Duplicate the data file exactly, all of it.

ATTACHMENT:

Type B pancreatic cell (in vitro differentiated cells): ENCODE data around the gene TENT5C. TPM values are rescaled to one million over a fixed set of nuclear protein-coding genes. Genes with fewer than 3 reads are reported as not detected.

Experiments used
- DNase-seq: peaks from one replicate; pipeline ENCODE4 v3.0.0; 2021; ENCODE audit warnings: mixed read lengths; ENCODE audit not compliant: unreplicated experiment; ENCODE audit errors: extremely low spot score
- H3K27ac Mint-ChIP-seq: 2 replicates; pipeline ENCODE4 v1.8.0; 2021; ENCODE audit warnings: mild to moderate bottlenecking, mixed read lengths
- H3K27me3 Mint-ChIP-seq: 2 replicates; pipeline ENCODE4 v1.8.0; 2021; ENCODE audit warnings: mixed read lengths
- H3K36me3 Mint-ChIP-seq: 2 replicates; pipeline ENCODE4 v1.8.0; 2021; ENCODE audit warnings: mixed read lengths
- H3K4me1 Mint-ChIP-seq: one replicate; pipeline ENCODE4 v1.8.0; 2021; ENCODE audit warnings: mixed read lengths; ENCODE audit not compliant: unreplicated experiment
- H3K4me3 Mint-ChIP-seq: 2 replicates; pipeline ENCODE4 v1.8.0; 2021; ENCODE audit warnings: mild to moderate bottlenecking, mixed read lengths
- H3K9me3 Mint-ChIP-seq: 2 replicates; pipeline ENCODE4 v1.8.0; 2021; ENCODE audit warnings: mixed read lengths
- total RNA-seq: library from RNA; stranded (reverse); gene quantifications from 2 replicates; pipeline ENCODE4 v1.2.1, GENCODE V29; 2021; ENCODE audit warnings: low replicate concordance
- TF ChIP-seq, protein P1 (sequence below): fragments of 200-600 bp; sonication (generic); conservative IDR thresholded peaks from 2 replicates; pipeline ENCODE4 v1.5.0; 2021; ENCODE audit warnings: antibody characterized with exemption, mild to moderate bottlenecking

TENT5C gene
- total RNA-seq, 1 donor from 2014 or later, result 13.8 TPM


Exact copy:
Type B pancreatic cell (in vitro differentiated cells): ENCODE data around the gene TENT5C. TPM values are rescaled to one million over a fixed set of nuclear protein-coding genes. Genes with fewer than 3 reads are reported as not detected.

Experiments used
- DNase-seq: peaks from one replicate; pipeline ENCODE4 v3.0.0; 2021; ENCODE audit warnings: mixed read lengths; ENCODE audit not compliant: unreplicated experiment; ENCODE audit errors: extremely low spot score
- H3K27ac Mint-ChIP-seq: 2 replicates; pipeline ENCODE4 v1.8.0; 2021; ENCODE audit warnings: mild to moderate bottlenecking, mixed read lengths
- H3K27me3 Mint-ChIP-seq: 2 replicates; pipeline ENCODE4 v1.8.0; 2021; ENCODE audit warnings: mixed read lengths
- H3K36me3 Mint-ChIP-seq: 2 replicates; pipeline ENCODE4 v1.8.0; 2021; ENCODE audit warnings: mixed read lengths
- H3K4me1 Mint-ChIP-seq: one replicate; pipeline ENCODE4 v1.8.0; 2021; ENCODE audit warnings: mixed read lengths; ENCODE audit not compliant: unreplicated experiment
- H3K4me3 Mint-ChIP-seq: 2 replicates; pipeline ENCODE4 v1.8.0; 2021; ENCODE audit warnings: mild to moderate bottlenecking, mixed read lengths
- H3K9me3 Mint-ChIP-seq: 2 replicates; pipeline ENCODE4 v1.8.0; 2021; ENCODE audit warnings: mixed read lengths
- total RNA-seq: library from RNA; stranded (reverse); gene quantifications from 2 replicates; pipeline ENCODE4 v1.2.1, GENCODE V29; 2021; ENCODE audit warnings: low replicate concordance
- TF ChIP-seq, protein P1 (sequence below): fragments of 200-600 bp; sonication (generic); conservative IDR thresholded peaks from 2 replicates; pipeline ENCODE4 v1.5.0; 2021; ENCODE audit warnings: antibody characterized with exemption, mild to moderate bottlenecking

TENT5C gene
- total RNA-seq, 1 donor from 2014 or later, result 13.8 TPM